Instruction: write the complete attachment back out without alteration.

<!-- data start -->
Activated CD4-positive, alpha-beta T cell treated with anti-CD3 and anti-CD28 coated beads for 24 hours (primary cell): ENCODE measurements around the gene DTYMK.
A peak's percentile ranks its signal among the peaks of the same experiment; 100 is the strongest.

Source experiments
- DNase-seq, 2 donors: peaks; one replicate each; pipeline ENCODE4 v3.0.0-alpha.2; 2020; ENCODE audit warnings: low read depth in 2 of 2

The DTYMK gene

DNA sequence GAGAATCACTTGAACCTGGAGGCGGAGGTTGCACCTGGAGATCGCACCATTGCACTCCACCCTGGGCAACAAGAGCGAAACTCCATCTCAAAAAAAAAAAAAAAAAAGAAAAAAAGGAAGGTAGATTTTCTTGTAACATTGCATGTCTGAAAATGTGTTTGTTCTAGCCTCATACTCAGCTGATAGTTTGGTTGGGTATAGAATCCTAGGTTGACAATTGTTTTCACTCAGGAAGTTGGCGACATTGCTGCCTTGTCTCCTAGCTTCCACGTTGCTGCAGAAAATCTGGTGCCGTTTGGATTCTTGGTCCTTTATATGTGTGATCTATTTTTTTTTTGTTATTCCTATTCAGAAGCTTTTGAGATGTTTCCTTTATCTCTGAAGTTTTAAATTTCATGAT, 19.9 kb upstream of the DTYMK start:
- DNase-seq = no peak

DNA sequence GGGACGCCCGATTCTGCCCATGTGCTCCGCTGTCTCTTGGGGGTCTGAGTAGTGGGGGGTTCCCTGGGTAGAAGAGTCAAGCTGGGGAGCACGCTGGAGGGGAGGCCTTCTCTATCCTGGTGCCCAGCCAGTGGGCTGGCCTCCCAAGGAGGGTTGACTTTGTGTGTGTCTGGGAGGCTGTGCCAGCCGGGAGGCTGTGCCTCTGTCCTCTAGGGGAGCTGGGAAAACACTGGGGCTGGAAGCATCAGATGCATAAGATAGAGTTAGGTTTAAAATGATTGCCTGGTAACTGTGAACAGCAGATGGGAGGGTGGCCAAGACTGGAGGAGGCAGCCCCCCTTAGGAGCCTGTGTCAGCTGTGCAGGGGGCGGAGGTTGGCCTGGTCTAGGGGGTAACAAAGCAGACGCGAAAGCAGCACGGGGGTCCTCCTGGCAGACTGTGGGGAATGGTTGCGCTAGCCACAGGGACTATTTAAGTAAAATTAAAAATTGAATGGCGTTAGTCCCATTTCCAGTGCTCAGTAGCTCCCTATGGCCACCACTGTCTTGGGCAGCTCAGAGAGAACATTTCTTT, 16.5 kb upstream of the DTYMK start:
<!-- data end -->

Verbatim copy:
Activated CD4-positive, alpha-beta T cell treated with anti-CD3 and anti-CD28 coated beads for 24 hours (primary cell): ENCODE measurements around the gene DTYMK.
A peak's percentile ranks its signal among the peaks of the same experiment; 100 is the strongest.

Source experiments
- DNase-seq, 2 donors: peaks; one replicate each; pipeline ENCODE4 v3.0.0-alpha.2; 2020; ENCODE audit warnings: low read depth in 2 of 2

The DTYMK gene

DNA sequence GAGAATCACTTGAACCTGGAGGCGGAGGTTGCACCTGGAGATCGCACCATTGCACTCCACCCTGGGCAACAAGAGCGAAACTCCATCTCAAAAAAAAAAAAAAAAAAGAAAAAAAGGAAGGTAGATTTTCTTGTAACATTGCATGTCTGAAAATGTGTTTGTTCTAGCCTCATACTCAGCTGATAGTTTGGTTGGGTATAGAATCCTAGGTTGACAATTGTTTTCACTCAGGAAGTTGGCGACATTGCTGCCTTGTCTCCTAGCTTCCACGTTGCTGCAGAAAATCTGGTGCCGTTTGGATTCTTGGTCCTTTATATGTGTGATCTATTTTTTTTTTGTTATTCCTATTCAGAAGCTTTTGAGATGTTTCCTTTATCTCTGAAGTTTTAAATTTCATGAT, 19.9 kb upstream of the DTYMK start:
- DNase-seq = no peak

DNA sequence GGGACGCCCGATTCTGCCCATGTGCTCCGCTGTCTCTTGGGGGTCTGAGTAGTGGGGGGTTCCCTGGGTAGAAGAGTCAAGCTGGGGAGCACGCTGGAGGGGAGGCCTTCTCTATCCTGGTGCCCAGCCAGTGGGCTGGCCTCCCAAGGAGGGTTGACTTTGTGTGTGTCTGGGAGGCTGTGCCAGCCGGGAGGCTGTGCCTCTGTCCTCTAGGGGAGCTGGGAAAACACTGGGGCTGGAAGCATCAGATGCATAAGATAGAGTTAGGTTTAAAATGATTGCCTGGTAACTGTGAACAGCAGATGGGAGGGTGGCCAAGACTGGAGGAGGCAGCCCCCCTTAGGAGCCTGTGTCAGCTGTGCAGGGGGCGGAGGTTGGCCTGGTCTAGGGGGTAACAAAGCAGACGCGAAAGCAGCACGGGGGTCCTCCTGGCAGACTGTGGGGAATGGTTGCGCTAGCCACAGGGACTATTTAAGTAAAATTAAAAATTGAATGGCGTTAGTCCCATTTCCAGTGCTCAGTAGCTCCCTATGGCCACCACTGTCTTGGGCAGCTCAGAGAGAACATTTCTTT, 16.5 kb upstream of the DTYMK start: